But the homophobic Democratic Unionist Party avoids equality talks
ROBIN SWANN, of the Ulster Unionist Party, was among a number of Northern Ireland politicians who gathered yesterday (Thursday) to call for marriage equality, anti-bullying legislation and gender recognition reform.
Those attending the PinkNews Belfast Summer Reception – supported by Citi, Ulster Bank and charity partner The Rainbow Project – spanned Northern Ireland’s political spectrum. The Democratic Unionist Party (DUP) was the only party not in attendance.
The DUP has consistently opposed LGBT rights in the province for many years. Party leaders – as well as many prominent party members – have condemned homosexuality, and a 2014 survey found that two-thirds of party members believe homosexuality is wrong.
The DUP campaigned against the legalisation of homosexual acts, which it believed to be a “harmful deviance” linked to paedophilia through the “Save Ulster from Sodomy” campaign between 1977–82, and the party has vetoed the legalisation of same-sex marriage since 2015, making Northern Ireland the only region of the UK where same-sex marriage is not permitted.
Speaking in Stormont’s Great Hall, Swann, above, said he found it “disappointing” that the building remained without a functioning government a year on from the last Belfast reception.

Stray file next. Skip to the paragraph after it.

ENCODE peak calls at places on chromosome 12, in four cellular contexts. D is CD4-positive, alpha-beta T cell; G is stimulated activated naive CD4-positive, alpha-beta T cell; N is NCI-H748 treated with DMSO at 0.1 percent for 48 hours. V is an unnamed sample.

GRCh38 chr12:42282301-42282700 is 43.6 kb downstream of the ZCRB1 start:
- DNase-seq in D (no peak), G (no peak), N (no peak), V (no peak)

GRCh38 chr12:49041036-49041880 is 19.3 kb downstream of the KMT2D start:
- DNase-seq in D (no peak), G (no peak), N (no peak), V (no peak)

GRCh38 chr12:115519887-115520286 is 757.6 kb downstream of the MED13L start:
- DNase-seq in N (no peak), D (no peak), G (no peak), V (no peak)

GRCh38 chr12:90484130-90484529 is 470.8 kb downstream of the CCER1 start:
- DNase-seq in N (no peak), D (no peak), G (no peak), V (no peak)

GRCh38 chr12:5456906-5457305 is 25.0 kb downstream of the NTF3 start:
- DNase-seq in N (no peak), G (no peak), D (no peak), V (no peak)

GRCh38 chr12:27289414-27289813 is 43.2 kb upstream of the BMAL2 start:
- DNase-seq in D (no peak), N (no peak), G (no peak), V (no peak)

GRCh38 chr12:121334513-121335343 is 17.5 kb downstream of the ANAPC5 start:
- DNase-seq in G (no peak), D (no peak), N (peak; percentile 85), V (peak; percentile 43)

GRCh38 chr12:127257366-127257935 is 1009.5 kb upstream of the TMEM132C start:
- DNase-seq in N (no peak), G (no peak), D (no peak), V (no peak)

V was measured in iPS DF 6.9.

He acknowledged that for the LGBT+ community:
It’s not as if there was an avalanche of legislation that benefited you passing through this place in the past 10 years. If and when we restore devolution Stormont must offer a platform and bring representation and legislation for our LGBT+ community.
Turning his attention to Northern Ireland’s LGBT+ youth, he called on politicians to:
Grasp the mettle and experience of those in our schools. When I spoke here last year I reflected on the horrific statistics on LGBT+ youth in Northern Ireland, where two out of three do not feel that school is a welcoming environment. Where three out of five say they have had suicidal thoughts because of their sexual orientation or gender identity.
Colum Eastwood, above, leader of the Social Democratic and Labour Party (SDLP), echoed Swann’s words and called the fight for LGBT+ rights “this generation’s civil rights movement.”
Announcing that the power-sharing talks should yield a result in the “next few days,” he said:
If we walk out of Stormont next week and we have not resolved these issues then we are letting down all of our young people.
Eastwood said that the “obvious issue” of marriage equality could be delivered through Westminster as soon as tomorrow:
But if we want to deal with all of the outstanding issues that face young LGBT+ people, we need this place back.
He added that “the number one issue” in the talks process is reform of the petition of concern – the mechanism by which the DUP has blocked equal marriage legislation.
We can’t allow this veto to exist. It has to be fixed and it has to be fixed now.
Michelle O’Neill, Sinn Féin’s leader in Northern Ireland added that the “political blockade” could not be allowed to continue.
Sinn Féinn will play no part in state sponsored discrimination.